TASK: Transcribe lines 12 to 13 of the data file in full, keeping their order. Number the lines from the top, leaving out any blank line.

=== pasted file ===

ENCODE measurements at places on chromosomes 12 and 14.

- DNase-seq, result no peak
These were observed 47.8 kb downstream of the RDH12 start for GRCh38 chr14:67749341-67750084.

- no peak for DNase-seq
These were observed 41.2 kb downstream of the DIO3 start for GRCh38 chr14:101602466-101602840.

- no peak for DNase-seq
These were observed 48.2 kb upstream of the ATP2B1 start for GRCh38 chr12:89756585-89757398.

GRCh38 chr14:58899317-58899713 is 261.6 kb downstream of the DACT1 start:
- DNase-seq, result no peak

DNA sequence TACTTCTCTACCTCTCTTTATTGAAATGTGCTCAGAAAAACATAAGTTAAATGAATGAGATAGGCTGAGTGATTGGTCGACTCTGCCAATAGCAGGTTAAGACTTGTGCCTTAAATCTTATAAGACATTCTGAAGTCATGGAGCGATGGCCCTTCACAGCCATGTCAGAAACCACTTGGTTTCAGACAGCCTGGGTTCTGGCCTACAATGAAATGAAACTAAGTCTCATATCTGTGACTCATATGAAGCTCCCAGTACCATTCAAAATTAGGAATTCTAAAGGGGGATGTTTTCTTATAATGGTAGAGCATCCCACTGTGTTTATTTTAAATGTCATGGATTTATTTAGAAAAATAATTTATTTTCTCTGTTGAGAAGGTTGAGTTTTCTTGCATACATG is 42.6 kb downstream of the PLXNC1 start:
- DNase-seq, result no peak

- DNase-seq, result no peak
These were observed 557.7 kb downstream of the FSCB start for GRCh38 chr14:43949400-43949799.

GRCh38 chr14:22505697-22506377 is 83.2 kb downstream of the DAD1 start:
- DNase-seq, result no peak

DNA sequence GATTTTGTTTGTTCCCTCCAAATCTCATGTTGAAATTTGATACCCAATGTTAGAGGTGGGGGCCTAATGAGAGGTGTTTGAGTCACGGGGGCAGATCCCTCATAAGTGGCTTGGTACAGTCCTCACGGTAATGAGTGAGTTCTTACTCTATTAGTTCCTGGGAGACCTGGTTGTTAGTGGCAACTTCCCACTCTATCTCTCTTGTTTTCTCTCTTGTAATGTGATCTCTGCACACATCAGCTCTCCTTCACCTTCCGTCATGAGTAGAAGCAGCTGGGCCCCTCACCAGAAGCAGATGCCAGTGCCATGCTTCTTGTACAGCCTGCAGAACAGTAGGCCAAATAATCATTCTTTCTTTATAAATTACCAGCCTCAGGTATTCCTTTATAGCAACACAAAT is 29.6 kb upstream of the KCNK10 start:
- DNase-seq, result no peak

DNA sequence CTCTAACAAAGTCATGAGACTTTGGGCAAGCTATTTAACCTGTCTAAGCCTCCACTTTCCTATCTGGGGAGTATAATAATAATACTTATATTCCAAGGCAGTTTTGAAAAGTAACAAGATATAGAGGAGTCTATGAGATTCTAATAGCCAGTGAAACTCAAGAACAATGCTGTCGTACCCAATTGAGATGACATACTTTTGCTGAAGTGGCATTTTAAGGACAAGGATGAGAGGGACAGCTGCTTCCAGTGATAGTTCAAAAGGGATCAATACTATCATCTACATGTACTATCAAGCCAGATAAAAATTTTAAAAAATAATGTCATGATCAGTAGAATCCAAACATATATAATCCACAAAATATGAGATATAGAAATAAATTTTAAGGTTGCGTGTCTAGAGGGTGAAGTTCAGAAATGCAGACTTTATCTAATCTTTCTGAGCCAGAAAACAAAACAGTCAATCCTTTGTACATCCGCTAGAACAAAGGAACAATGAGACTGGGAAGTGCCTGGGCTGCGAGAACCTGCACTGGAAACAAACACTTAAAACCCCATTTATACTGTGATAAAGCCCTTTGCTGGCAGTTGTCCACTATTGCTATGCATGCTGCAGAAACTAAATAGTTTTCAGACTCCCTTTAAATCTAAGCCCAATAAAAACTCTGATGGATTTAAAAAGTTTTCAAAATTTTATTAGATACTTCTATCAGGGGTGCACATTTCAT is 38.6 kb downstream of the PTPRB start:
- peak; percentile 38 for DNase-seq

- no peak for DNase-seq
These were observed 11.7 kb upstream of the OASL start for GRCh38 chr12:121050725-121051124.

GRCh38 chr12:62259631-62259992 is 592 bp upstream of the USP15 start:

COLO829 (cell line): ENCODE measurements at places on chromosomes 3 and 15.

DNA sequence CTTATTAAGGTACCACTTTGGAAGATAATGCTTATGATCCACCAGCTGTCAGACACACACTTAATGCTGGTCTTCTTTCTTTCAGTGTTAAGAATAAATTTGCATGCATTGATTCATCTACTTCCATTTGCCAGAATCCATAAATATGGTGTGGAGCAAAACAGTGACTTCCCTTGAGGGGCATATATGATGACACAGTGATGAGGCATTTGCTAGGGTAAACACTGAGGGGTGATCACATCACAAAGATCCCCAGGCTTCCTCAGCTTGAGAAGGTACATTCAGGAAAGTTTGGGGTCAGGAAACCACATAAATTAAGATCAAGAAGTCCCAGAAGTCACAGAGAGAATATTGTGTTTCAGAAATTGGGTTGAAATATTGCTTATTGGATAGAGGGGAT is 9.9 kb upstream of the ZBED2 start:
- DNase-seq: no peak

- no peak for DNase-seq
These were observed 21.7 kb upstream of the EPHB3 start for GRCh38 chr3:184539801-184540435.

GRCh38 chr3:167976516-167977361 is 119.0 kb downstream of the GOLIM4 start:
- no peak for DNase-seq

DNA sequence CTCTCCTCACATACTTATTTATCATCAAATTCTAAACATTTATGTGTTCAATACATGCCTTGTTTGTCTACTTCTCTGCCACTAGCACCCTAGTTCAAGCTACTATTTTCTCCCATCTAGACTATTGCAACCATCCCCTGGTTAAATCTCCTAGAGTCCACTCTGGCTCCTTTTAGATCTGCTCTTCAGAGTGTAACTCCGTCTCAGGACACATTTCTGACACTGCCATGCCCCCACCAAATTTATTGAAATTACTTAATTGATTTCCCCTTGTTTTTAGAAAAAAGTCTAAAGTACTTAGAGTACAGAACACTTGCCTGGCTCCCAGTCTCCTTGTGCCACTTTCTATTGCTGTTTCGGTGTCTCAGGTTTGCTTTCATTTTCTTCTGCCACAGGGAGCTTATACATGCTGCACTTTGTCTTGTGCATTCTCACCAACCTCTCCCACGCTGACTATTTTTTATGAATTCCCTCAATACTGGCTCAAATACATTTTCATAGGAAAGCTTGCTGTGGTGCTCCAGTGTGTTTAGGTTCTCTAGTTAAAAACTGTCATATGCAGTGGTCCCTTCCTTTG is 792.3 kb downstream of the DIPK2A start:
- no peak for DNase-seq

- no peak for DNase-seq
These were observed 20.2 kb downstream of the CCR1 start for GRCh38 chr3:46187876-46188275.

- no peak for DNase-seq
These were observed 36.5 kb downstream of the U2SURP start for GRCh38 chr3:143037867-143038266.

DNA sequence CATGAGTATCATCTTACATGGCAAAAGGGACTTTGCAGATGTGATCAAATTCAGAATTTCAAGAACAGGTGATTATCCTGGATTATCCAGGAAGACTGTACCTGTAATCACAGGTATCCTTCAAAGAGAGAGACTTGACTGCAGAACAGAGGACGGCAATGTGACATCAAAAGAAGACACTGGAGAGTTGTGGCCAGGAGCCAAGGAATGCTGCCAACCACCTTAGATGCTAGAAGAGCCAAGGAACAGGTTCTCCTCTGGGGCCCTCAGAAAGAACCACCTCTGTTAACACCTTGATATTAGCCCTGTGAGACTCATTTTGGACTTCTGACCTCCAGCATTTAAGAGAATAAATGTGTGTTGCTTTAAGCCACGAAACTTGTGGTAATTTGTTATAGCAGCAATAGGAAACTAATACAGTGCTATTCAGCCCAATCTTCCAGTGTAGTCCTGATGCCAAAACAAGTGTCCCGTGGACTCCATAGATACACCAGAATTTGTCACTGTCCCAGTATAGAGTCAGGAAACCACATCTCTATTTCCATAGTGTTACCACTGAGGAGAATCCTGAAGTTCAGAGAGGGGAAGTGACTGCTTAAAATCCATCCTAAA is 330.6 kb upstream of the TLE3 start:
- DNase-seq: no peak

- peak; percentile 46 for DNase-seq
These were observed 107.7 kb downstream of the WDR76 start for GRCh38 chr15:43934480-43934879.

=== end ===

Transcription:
- DNase-seq, result no peak
These were observed 557.7 kb downstream of the FSCB start for GRCh38 chr14:43949400-43949799.